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GH residents help solve hijacking mystery

Becky Vargo • Jul 26, 2018 at 12:00 PM

The cinematography for a documentary that claims it has solved the mystery of an infamous hijacking of an airliner nearly 47 years ago was done at a small home studio in Grand Haven.

If anyone had reason to be skeptical, it was the residents of a small town in the state of Washington, where the legendary D.B. Cooper allegedly landed after hijacking a passenger airliner on Thanksgiving Eve 1971. But the documentary that shows what happened to the hijacker was well received following its July 14 premiere in Cle Elam, Washington, according to Principia Media filmmaker Dirk Wierenga of Grand Haven.

“It was the only unsolved hijacking in the history of America,” Wierenga said during an interview in the basement studio in his home.

The former Grand Haven marketing agency owner teamed up with producer Vern Jones as co-owners of Principia Media of Grand Rapids to create the film.

Wierenga said that he received a call from one of his editors in January 2016 about a manuscript she was reading that allegedly solved the D.B. Cooper hijacking case.

“I was skeptical,” Wierenga said, “but it was an intriguing story.”

After talking to the manuscript’s author, Carl Laurin — a Michigan native and current Florida resident — Wierenga contacted Jones, who lives in Florida, and asked him to stop in DeLand to talk to Laurin. 

“Vern is not known for staying in a meeting for more than a few minutes,” Wierenga said. “Eight hours later I got a call. ‘He solved the case,’ Vern said.”

The hijacking

In late November 1971, a man who signed in as Dan Cooper boarded a Boeing 727 Northwest Orient flight in Portland, Oregon, that was bound for Seattle, Washington. He sat down next to a flight attendant and handed her a note saying that he had a bomb. He demanded money and a parachute.

The plane landed. The passengers were allowed to leave. Then the plane took to the air again, this time with Cooper in possession of $200,000 and a parachute.

Twenty minutes into the flight, Cooper exited with his stash and a parachute through a rear exit only found on the 727, Wierenga said.

The filmmaker said that it is believed Cooper landed near Cle Elum, and then walked to a local café where he contacted someone to come and get him.

Walter Reca was D.B. Cooper?

Laurin, a retired airline pilot, suspected that his friend, Walter Reca, was D.B. Cooper. Reca was a Detroit native and one-time resident of Oscoda. But it wasn’t until a skydiving club reunion in 1998 when he asked his friend if he was involved, Wierenga said.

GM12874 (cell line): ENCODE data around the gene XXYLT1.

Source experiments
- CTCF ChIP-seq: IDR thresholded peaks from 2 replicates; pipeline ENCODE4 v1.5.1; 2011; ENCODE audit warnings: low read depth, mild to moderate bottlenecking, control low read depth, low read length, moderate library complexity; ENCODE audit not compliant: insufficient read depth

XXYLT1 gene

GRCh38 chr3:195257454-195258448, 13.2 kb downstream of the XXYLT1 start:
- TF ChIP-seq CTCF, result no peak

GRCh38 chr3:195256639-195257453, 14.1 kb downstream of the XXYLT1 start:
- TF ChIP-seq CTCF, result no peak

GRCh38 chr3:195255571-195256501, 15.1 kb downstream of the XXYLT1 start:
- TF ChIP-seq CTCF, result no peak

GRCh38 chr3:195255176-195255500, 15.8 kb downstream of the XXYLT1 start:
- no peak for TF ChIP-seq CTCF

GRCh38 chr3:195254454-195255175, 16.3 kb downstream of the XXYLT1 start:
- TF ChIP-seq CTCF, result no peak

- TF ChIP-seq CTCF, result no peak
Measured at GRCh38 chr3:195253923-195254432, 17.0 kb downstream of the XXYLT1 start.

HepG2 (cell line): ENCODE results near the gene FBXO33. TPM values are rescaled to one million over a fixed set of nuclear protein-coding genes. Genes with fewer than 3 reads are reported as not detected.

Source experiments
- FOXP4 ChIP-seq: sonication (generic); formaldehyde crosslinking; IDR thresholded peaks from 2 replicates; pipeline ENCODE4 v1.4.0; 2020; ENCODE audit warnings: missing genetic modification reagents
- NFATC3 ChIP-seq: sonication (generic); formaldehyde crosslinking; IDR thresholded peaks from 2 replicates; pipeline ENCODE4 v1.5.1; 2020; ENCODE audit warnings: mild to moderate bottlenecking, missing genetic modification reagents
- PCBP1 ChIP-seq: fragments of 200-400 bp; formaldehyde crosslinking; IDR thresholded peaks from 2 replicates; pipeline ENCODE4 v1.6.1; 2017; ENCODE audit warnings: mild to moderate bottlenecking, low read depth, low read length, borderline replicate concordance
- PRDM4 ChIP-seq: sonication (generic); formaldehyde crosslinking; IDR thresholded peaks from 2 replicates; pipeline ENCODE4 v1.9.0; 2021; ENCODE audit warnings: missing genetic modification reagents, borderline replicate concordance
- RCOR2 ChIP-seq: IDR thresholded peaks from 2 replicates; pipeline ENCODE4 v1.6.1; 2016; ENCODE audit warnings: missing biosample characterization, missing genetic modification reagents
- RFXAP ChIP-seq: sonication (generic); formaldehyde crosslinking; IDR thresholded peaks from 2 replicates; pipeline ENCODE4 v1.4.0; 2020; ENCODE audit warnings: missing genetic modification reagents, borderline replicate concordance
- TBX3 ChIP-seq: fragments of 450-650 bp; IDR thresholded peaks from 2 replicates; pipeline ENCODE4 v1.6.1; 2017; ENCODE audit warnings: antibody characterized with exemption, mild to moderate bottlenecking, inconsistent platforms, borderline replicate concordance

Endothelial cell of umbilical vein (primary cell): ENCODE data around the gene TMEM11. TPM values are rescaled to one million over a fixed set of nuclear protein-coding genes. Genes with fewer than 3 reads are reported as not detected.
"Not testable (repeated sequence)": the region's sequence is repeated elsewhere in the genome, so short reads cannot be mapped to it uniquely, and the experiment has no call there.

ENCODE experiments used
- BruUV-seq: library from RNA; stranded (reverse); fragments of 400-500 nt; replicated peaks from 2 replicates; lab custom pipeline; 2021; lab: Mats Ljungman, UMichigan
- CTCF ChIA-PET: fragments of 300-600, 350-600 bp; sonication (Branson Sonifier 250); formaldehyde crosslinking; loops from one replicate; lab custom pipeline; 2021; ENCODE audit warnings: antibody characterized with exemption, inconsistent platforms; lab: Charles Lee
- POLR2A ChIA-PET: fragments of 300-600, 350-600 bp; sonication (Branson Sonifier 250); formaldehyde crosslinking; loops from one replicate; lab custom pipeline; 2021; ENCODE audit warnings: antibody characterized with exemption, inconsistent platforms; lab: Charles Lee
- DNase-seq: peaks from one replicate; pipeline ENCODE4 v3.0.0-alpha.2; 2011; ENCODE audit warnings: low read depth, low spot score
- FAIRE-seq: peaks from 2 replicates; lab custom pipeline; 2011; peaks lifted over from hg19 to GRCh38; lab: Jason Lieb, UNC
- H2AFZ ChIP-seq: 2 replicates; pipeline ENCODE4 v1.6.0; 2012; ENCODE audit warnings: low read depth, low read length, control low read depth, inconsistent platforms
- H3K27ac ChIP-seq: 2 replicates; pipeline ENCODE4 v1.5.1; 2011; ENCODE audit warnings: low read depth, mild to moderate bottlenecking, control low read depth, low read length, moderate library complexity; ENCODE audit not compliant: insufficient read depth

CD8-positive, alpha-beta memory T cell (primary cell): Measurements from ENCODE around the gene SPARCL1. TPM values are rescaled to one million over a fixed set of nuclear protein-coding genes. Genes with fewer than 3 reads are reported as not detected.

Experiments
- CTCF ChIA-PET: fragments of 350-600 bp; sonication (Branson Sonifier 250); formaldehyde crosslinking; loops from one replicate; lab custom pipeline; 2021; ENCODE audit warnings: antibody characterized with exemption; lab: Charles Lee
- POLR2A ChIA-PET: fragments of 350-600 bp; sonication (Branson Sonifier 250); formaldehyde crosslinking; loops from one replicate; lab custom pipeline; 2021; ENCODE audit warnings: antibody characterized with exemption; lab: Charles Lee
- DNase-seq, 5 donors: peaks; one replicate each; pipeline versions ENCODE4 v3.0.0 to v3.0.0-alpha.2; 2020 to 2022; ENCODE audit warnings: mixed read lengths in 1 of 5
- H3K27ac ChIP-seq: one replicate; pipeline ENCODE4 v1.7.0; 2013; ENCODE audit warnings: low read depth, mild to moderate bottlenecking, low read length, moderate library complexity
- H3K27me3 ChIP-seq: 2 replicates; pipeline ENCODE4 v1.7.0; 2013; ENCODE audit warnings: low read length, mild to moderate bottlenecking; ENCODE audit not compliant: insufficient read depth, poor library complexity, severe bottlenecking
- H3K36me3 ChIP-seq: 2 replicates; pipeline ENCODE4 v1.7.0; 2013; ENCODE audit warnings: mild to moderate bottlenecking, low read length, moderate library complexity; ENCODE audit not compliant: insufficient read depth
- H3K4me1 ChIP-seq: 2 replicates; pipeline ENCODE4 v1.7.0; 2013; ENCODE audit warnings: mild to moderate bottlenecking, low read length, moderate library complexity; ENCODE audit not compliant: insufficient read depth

Laurin, now 84, has compiled information and evidence ever since that time, Wierenga said.

Once Jones was presented with evidence to prove Laurin’s allegations, only made public after the hijacker’s death, a decision was made to not only publish Laurin’s book but also to produce a documentary on it. 

Jones, Wierenga and their Principia Media team spent the better part of the next two years corroborating the evidence put forth by Laurin, and working with forensic linguist Joe Koenig to verify that the conversations between Reca and Laurin were based in truth.

Wierenga said that during that time he visited 30 states, drove 110,000 miles by road with 300 pounds of camera equipment, spent hundreds of hours interviewing people and many more hours editing the video. 

The documentary also includes B-roll acting by members of Wierenga’s family and the family of his business partner, Sherry Baribeau.

Wierenga’s brother, Jeff, played a pilot in scenes shot on an old 727 kept at Wurtsmith Air Force Base in Oscoda. Jeff is a pilot who actually flew the route in the D.B. Cooper story.

Baribeau’s brother, Dave Palmer, performed some of the music used in the documentary.

Wierenga said it was an “immersive” experience. Having the studio in his home made it easy to go to work if he woke up at 2 a.m. with an idea.

“You live it, you sleep it,” he said.

All of the evidence gathered was stored in Wierenga’s house for more than a year, although it has since been moved for secure storage.

Sales of the documentary, “D.B. Cooper: The Real Story,” have been strong since its recent release on internet sites such as Amazon Prime, Google Play and iTunes, Wierenga noted. He said the documentary, made in four 45-minute segments, can be purchased in its entirety for $10.99. Each episode can be purchased separately, as well.

Carl Laurin’s book, “D.B. Cooper & Me: A Criminal, a Spy, my Best Friend,” is also available in stores and online. Wierenga said the book deals more with the skydiving aspect of Laurin and Reca’s lives, and how the closeness of the skydivers affected the entire story.

More information on the D.B. Cooper story can be found online at therealdbcooper.com.

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